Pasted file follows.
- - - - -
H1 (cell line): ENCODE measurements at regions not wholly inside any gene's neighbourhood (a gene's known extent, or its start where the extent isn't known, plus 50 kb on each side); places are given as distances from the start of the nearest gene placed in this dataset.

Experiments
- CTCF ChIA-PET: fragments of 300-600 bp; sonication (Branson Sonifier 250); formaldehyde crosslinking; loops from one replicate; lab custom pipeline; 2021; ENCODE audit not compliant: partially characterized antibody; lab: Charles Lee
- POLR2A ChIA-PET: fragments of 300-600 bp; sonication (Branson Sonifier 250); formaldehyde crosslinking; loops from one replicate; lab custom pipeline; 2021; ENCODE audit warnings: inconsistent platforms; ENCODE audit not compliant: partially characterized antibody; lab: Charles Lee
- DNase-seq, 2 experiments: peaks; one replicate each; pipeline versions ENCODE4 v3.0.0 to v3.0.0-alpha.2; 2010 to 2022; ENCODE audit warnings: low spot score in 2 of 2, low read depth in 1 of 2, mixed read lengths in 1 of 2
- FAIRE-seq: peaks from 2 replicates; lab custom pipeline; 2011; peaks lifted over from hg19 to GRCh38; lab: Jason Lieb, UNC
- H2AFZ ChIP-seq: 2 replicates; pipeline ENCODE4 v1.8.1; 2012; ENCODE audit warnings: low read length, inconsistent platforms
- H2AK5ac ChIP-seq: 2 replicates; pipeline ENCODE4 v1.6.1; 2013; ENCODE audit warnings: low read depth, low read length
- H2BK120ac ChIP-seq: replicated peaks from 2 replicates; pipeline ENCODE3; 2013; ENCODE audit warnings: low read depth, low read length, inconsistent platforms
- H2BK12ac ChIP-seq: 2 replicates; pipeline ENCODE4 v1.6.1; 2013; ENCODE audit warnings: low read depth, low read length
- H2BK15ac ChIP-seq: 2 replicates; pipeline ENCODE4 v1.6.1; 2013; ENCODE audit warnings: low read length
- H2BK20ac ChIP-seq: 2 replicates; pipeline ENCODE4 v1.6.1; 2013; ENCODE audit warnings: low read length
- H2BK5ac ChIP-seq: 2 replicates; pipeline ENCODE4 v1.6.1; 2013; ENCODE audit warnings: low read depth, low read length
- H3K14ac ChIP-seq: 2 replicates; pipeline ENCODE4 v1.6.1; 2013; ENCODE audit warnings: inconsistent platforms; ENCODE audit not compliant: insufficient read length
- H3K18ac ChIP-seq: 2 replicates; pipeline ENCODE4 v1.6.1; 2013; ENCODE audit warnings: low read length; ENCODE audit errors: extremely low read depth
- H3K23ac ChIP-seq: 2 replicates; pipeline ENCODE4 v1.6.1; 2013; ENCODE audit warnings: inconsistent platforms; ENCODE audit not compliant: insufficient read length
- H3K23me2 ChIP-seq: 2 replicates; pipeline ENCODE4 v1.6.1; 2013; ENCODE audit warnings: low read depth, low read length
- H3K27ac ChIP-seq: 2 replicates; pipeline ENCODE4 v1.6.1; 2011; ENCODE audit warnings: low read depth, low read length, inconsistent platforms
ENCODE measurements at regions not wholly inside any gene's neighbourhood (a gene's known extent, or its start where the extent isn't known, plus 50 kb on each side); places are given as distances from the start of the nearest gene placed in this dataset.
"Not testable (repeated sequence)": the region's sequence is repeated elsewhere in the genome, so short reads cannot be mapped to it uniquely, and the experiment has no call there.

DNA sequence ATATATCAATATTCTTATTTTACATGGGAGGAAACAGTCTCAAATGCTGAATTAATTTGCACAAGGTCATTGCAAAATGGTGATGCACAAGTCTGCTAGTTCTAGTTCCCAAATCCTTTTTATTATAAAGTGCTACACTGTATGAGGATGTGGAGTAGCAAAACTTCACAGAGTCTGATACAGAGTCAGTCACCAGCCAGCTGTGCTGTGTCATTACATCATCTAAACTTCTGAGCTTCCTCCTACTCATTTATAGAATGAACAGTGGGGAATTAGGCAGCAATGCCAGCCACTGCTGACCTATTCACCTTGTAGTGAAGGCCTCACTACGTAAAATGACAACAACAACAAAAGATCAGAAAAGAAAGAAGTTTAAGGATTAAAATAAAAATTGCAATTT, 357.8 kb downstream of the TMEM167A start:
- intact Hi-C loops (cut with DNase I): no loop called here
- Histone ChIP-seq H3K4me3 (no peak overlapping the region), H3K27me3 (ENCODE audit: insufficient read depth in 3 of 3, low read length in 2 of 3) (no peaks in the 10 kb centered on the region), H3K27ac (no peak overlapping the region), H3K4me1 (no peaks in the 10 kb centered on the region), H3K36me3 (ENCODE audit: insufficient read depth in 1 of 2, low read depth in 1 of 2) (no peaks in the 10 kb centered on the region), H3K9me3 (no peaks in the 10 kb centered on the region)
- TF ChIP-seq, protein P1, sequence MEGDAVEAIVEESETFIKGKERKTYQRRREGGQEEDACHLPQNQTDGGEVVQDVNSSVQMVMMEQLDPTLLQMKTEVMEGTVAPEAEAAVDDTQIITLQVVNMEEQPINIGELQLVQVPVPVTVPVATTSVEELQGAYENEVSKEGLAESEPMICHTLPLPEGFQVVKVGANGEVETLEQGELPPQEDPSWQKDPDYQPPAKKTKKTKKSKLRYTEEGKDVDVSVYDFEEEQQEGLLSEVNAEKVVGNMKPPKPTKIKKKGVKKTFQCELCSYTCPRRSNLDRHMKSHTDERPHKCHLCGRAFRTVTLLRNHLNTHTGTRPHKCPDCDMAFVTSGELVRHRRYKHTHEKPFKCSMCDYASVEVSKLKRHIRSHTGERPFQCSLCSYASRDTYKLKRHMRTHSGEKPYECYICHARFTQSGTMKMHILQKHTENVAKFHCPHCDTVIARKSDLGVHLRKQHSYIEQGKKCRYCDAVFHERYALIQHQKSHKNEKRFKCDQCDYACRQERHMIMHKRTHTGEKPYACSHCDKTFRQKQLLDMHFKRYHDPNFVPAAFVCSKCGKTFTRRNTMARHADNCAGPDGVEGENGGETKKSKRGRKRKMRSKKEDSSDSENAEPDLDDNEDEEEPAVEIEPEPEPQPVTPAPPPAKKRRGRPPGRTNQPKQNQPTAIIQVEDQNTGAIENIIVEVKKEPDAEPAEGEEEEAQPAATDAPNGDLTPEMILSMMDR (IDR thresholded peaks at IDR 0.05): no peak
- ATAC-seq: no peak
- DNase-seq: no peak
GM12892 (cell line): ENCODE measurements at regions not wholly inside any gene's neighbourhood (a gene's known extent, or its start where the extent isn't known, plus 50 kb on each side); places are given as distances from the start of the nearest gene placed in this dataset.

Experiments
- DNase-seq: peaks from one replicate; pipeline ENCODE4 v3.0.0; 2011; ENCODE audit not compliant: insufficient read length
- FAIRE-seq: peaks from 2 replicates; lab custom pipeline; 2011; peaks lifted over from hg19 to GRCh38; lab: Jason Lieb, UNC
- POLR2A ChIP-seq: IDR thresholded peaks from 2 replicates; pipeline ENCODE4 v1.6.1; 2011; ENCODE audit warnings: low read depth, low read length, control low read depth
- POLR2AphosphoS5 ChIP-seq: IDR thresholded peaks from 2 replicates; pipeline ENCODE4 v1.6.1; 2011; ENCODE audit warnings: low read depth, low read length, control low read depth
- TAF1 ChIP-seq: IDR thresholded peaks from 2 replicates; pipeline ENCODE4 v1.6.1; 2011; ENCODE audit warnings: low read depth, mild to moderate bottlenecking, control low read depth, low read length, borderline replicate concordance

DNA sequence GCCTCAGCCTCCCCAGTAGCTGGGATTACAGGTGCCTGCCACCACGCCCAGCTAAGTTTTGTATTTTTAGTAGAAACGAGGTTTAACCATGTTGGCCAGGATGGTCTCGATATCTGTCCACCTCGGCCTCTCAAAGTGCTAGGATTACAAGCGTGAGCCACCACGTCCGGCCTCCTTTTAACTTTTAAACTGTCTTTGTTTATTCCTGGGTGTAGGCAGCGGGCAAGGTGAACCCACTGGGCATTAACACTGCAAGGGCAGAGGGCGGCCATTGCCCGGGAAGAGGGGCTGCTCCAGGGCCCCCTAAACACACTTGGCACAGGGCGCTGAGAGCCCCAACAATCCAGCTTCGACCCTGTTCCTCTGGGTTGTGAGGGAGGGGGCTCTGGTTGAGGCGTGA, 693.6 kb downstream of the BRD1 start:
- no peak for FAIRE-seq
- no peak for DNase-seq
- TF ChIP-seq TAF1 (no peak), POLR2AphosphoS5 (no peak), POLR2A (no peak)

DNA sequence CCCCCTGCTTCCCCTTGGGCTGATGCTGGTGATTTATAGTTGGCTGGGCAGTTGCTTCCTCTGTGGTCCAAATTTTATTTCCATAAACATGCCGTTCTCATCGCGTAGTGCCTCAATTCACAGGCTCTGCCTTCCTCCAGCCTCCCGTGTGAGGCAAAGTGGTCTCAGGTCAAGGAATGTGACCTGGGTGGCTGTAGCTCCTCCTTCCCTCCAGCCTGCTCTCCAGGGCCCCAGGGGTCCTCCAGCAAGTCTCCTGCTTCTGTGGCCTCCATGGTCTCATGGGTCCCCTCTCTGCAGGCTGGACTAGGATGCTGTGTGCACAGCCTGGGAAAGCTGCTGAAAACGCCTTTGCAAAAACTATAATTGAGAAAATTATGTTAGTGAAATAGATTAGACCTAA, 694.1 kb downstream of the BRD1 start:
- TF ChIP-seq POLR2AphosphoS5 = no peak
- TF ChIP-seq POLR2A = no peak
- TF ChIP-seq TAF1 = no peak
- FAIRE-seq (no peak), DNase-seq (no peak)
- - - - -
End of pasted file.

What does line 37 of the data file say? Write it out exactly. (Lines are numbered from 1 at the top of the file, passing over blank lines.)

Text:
- TF ChIP-seq TAF1 (no peak), POLR2AphosphoS5 (no peak), POLR2A (no peak)